be polite in general

Old ppl: Be careful not to say anything on social media that could bite you in the butt later.

My opinionated ass, posting rants about politics, education, and society in general every five seconds: Yeah sure thing.

anonymous asked:

Hello. You wrote recently, "I can and have made conscious adjustments to my emotions for political reasons" - if there are any instances you don't mind mentioning publicly, would you be willing to explain how you did this, and why? (I reacted to this statement with envy at the idea of voluntary control over one's emotions and horror at the political-reasons part, so it seems there's a double gap in my understanding.)

The post in question.

Yeah, sure. First I should clarify that I’m using “political” in a pretty broad sense here. I’m not going to try to give a cohesive general definition of “politics”, but issues where there is significant controversy over what culture should look like tend to be perceived as political issues even when they have nothing to do with government policy, and that kind of cultural question is primarily what I had in mind.

Here are some things which I used to react to with amusement and a loss of respect for the person in question: Speaking a low-status dialect of English, speaking English poorly because it’s a second language, having difficulty performing any “easy” mental task. After finding discussion of these issues in social justice writing on the internet, I realized that the societal treatment of those things as shameful is actually really harmful, and I started trying to eliminate my own scorn reaction in such cases. (I’ll talk about methods a little later.) Changing my emotional reaction had a number of advantages, but the greatest one was this: I knew that showing scorn would be harmful and I don’t have a good poker face, so for me the easiest way to stop showing scorn was to stop feeling it.

Another, more personal, example: Writings about gender which characterize men as an outgroup, either by suggesting that men are sort of evil or by making them into an incomprehensible Other, used to feel really validating for me. I would read them, and I would agree with them, and by agreeing with them I would affirm my own membership in the class of women. (This would happen even before I realized I was trans, which is a weird phenomenon that might deserve its own post. But anyway.) When I realized how those attitudes could be harmful, I started working on changing how I reacted to them. Here, the main advantage to changing my emotional reaction was the avoidance of bias: I didn’t want to embrace incorrect and harmful ideas just because they made me feel good.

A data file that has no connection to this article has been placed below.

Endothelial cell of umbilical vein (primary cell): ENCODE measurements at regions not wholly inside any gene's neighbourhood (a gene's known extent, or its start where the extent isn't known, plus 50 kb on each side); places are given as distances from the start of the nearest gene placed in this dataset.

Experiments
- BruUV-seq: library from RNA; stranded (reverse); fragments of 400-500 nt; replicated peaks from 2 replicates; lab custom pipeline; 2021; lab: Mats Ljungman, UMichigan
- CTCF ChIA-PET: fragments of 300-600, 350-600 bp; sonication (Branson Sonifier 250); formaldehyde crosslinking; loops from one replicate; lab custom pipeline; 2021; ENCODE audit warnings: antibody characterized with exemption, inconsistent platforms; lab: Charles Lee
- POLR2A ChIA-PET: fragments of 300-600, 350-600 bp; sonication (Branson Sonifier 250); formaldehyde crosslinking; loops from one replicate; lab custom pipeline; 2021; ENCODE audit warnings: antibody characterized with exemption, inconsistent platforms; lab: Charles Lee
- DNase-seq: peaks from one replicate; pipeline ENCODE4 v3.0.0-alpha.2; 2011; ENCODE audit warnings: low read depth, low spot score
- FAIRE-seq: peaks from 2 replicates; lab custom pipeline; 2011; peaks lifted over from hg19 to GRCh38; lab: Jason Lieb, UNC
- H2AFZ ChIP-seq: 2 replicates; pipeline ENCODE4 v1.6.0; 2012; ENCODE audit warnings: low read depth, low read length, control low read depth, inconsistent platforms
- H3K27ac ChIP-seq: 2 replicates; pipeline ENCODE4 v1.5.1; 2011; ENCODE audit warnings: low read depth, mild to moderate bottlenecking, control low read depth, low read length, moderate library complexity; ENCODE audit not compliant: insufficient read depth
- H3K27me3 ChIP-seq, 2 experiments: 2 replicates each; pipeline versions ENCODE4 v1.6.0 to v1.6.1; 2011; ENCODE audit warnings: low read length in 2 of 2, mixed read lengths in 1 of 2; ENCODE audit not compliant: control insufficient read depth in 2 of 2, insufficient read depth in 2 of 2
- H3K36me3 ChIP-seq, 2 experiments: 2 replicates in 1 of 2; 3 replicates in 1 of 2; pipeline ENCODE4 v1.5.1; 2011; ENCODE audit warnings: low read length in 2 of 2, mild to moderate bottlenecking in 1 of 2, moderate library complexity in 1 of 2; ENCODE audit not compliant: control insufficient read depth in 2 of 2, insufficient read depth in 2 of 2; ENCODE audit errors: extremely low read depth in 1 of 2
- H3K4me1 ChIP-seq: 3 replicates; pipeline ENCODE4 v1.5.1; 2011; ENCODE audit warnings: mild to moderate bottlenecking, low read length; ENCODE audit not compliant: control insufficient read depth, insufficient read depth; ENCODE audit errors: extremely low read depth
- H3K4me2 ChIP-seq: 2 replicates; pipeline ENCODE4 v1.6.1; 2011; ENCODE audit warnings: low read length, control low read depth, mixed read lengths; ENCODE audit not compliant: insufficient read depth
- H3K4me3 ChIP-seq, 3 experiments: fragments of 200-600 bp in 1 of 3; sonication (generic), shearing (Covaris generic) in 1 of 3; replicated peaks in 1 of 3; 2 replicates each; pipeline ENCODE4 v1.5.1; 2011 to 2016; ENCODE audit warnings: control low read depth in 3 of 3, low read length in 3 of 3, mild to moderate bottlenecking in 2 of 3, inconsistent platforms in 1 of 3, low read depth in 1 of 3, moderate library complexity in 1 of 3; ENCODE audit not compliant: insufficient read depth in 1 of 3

Before I talk about the methods I used to change my emotional reactions, I want to emphasize a few things:

  • These examples are cases where I personally found it worthwhile to adjust my emotions. No one has any obligation to do the same, and depending on your circumstances it might actually be a bad idea to try.
  • My mind is not your mind. What worked for me might not work for you.
  • These are cases where there was a dissonance between my values and my emotions. When no such dissonance exists, I wouldn’t expect the techniques I used to work very well for anyone.
  • The changes that I achieved were real, but they were slow, and partial.

After all this build-up you might be expecting some sort of clever secret technique, in which case this might be a little disappointing. There are two primary techniques I used to adjust my emotions.

One was basically “fake it ‘til you make it”: I thought about how I would act if I didn’t feel any scorn for someone’s accent, for example, and tried to act that way even if it wasn’t what I was feeling. The desire to change my behavior was the primary motivator for wanting to change my emotions, but focusing on the behavior directly was a pretty effective way to produce that emotional change.

The other technique I used was training myself to notice when I was feeling the unwanted emotion and challenge it by reminding myself of how it was dissonant with my values. So if someone was speaking a low-status dialect of English and I felt scorn, I’d remind myself that there’s nothing shameful about speaking in that dialect. When challenging unwanted emotions it was also helpful for me to remind myself where they came from, like “I feel this way because people use dialects as a class signifier” or “I only feel this way because of my dysphoria”.

It’s tempting to speculate about failure modes and how these might need to be adjusted for different people’s needs, but if I’m being honest, all I know is what worked for me. So let me just close this by saying, again, that you don’t have to do this, and if attempting it causes you a lot of distress, you probably shouldn’t.